The Government should push through plans to limit the sale of alcohol, and alcohol sponsorship of sport and culture events despite Cabinet divisions, Kathleen Lynch, the junior health minister, said yesterday.
Ms Lynch was speaking after the launch of a major study on youth mental health which found a strong link between drinking and negative mental health.
The largest study of youth mental health ever conducted in Ireland, the My World survey shows that while the majority of young people were functioning well across a variety of mental health indicators, others were not, and that mental health difficulties peaked in the late teens and early 20s.
It found that:
* Gender was a risk factor, with males more engaged in risky behaviour and less likely to speak about their problems, while females are more likely to avoid problems as a coping strategy;
* Excessive drinking had very negative consequences for youth mental health, and depression and anxiety increased significantly in those who engaged in harmful drinking or were alcohol dependent;
* Young adults who did not speak about their problems had higher rates of suicidal thoughts and self-harm;
* Financial stress was also a growing factor in some young lives.
The high level of alcohol consumption was illustrated by the figure of just 52% of sixth years in the ‘normal’ drinking category.
Overall, it found that drinking peaked between the ages of 18 and 21.
Some 31% of 16- and 17-year-olds reported binge drinking every month, a figure that rises to 36% for 18- and 19-year-olds and is even higher for those aged 20 and 21.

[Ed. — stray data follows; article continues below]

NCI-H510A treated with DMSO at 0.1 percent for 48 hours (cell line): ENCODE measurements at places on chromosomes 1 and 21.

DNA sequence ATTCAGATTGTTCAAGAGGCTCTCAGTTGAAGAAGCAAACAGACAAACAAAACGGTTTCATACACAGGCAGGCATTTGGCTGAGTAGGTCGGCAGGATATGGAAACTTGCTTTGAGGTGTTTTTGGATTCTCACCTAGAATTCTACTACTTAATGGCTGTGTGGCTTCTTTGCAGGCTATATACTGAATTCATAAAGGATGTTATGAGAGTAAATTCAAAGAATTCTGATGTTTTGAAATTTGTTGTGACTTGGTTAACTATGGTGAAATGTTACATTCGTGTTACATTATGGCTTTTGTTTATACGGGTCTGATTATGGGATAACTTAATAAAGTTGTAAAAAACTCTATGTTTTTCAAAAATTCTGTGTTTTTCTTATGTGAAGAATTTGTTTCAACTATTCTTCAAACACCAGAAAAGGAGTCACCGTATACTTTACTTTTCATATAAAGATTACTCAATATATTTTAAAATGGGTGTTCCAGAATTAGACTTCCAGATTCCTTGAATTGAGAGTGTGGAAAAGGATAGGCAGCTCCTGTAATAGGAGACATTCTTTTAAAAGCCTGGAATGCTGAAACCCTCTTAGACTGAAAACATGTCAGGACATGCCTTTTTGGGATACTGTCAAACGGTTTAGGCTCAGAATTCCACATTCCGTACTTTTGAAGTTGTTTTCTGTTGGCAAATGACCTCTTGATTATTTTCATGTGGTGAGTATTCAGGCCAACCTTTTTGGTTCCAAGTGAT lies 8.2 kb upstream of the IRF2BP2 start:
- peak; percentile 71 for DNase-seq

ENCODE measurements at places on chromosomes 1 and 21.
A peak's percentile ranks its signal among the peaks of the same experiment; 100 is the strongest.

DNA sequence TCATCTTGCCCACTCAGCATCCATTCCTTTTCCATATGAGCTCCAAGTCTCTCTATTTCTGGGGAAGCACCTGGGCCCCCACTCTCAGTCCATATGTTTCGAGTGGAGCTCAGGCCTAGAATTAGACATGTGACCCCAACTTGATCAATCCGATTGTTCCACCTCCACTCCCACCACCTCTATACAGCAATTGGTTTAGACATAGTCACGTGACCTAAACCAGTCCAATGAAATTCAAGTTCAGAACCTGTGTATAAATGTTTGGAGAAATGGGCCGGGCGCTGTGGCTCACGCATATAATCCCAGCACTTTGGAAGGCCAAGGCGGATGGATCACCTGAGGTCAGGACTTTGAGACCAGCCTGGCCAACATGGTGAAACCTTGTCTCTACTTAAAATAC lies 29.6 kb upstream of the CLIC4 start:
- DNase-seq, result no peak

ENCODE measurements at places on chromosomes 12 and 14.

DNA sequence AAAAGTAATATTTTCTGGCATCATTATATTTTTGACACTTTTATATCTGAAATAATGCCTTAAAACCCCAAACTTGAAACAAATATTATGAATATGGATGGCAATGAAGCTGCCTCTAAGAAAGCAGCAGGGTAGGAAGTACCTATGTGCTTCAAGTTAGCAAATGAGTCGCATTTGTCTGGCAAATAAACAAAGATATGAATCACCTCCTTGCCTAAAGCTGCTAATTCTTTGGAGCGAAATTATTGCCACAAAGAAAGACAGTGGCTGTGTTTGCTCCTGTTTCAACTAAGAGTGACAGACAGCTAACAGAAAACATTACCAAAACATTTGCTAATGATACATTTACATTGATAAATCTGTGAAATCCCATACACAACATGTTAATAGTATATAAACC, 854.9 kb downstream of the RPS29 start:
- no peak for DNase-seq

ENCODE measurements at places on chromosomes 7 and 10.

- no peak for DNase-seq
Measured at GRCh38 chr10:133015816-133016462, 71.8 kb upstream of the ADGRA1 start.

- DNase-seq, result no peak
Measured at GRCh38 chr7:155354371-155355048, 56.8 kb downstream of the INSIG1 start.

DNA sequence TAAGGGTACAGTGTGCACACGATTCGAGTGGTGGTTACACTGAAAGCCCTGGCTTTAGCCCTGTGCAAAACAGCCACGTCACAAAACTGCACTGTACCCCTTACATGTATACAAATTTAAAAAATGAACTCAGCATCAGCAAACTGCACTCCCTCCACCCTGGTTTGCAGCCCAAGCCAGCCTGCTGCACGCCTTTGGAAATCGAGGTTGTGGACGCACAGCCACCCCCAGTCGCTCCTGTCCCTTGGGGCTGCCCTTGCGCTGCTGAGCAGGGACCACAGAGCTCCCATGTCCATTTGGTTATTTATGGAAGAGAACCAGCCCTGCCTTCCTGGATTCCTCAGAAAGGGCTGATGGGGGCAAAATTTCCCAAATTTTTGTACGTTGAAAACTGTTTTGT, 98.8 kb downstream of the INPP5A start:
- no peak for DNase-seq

Ms Shortall has brought forward a plan to introduce minimum pricing and cut sponsorship, but other minister have raised concerns.
She said: “What must come first is the health of the nation. If health is the priority we have to ensure that our youth are safe.”
Ms Lynch said access to cheap drink needed to be tackled and “the sky did not fall in” when tobacco sponsorship was dropped.
She advocated a ‘whole of school’ approach to tackle risky behaviour in school students, as well as offering them support when they have problems.
It would require training for teachers and others within the school system so they could step in and help the student. A pilot study is already taking place in St Peter’s School in Dunboyne, Co Meath.
Marie Louise Neary of Headstrong said a whole of school approach could also be considered at primary level.
The report also advocates the idea of ‘one good adult’ — essentially, that if every young person had an adult with whom they could discuss mental health matters and confide in, they would feel the benefit.
The project, a collaboration between Headstrong and University College Dublin, was funded by the One Foundation.
Tim Smyth, Headstrong’s youth ambassador, said the data needed to be tracked every three to five years, a call echoed by Dr Tony Bates, Headstrong founding director. He said services were particularly needed for 16- and 17-year-olds, who were often too young for some services and too old for others.
He said the state of the economy was creating a new level of concern among young people and recalled how in the study, a 16-year-old in Co Offaly had “stunned” researchers when asking what coping mechanisms were advised on days when there was no food in the family home.
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